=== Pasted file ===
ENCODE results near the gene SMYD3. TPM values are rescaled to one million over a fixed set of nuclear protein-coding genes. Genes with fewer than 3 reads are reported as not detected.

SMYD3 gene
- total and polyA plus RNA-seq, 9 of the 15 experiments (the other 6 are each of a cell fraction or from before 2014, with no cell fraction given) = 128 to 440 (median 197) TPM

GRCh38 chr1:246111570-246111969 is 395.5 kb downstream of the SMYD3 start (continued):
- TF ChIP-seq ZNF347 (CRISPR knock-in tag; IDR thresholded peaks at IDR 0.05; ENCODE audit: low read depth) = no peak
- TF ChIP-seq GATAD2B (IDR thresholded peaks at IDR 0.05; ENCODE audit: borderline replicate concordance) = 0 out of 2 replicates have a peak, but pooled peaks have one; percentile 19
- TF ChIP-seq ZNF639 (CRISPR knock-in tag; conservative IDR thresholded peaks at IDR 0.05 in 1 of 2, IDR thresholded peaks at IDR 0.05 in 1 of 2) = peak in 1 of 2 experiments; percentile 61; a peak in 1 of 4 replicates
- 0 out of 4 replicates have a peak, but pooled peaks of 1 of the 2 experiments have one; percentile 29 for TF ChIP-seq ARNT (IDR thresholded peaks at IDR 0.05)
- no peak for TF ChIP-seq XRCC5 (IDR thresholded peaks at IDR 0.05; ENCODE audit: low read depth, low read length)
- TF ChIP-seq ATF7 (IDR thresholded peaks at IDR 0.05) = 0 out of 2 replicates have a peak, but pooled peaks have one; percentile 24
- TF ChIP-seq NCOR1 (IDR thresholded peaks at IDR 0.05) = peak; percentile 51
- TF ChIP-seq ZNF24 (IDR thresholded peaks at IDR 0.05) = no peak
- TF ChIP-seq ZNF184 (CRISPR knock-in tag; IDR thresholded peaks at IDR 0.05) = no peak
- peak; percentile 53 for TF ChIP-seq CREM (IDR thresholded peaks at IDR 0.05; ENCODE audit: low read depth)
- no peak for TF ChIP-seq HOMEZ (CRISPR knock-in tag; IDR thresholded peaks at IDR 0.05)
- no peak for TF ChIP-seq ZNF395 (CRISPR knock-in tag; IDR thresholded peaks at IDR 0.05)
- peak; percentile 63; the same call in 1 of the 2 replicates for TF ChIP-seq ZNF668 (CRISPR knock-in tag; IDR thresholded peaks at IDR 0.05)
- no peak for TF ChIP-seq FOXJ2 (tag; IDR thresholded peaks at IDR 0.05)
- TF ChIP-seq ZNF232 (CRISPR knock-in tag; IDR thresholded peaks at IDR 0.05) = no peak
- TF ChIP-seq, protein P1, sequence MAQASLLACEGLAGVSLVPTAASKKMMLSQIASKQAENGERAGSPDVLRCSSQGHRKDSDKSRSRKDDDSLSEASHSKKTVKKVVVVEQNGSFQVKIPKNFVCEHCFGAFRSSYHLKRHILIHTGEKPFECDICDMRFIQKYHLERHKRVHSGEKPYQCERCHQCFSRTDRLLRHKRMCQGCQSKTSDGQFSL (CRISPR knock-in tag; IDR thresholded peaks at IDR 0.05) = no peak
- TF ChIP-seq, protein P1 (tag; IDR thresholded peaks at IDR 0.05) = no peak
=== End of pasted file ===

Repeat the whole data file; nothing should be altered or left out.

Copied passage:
ENCODE results near the gene SMYD3. TPM values are rescaled to one million over a fixed set of nuclear protein-coding genes. Genes with fewer than 3 reads are reported as not detected.

SMYD3 gene
- total and polyA plus RNA-seq, 9 of the 15 experiments (the other 6 are each of a cell fraction or from before 2014, with no cell fraction given) = 128 to 440 (median 197) TPM

GRCh38 chr1:246111570-246111969 is 395.5 kb downstream of the SMYD3 start (continued):
- TF ChIP-seq ZNF347 (CRISPR knock-in tag; IDR thresholded peaks at IDR 0.05; ENCODE audit: low read depth) = no peak
- TF ChIP-seq GATAD2B (IDR thresholded peaks at IDR 0.05; ENCODE audit: borderline replicate concordance) = 0 out of 2 replicates have a peak, but pooled peaks have one; percentile 19
- TF ChIP-seq ZNF639 (CRISPR knock-in tag; conservative IDR thresholded peaks at IDR 0.05 in 1 of 2, IDR thresholded peaks at IDR 0.05 in 1 of 2) = peak in 1 of 2 experiments; percentile 61; a peak in 1 of 4 replicates
- 0 out of 4 replicates have a peak, but pooled peaks of 1 of the 2 experiments have one; percentile 29 for TF ChIP-seq ARNT (IDR thresholded peaks at IDR 0.05)
- no peak for TF ChIP-seq XRCC5 (IDR thresholded peaks at IDR 0.05; ENCODE audit: low read depth, low read length)
- TF ChIP-seq ATF7 (IDR thresholded peaks at IDR 0.05) = 0 out of 2 replicates have a peak, but pooled peaks have one; percentile 24
- TF ChIP-seq NCOR1 (IDR thresholded peaks at IDR 0.05) = peak; percentile 51
- TF ChIP-seq ZNF24 (IDR thresholded peaks at IDR 0.05) = no peak
- TF ChIP-seq ZNF184 (CRISPR knock-in tag; IDR thresholded peaks at IDR 0.05) = no peak
- peak; percentile 53 for TF ChIP-seq CREM (IDR thresholded peaks at IDR 0.05; ENCODE audit: low read depth)
- no peak for TF ChIP-seq HOMEZ (CRISPR knock-in tag; IDR thresholded peaks at IDR 0.05)
- no peak for TF ChIP-seq ZNF395 (CRISPR knock-in tag; IDR thresholded peaks at IDR 0.05)
- peak; percentile 63; the same call in 1 of the 2 replicates for TF ChIP-seq ZNF668 (CRISPR knock-in tag; IDR thresholded peaks at IDR 0.05)
- no peak for TF ChIP-seq FOXJ2 (tag; IDR thresholded peaks at IDR 0.05)
- TF ChIP-seq ZNF232 (CRISPR knock-in tag; IDR thresholded peaks at IDR 0.05) = no peak
- TF ChIP-seq, protein P1, sequence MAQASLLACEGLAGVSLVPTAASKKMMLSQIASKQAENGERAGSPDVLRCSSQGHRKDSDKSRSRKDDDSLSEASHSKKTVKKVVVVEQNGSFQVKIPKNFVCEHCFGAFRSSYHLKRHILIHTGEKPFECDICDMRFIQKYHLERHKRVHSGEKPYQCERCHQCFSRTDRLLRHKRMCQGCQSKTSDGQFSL (CRISPR knock-in tag; IDR thresholded peaks at IDR 0.05) = no peak
- TF ChIP-seq, protein P1 (tag; IDR thresholded peaks at IDR 0.05) = no peak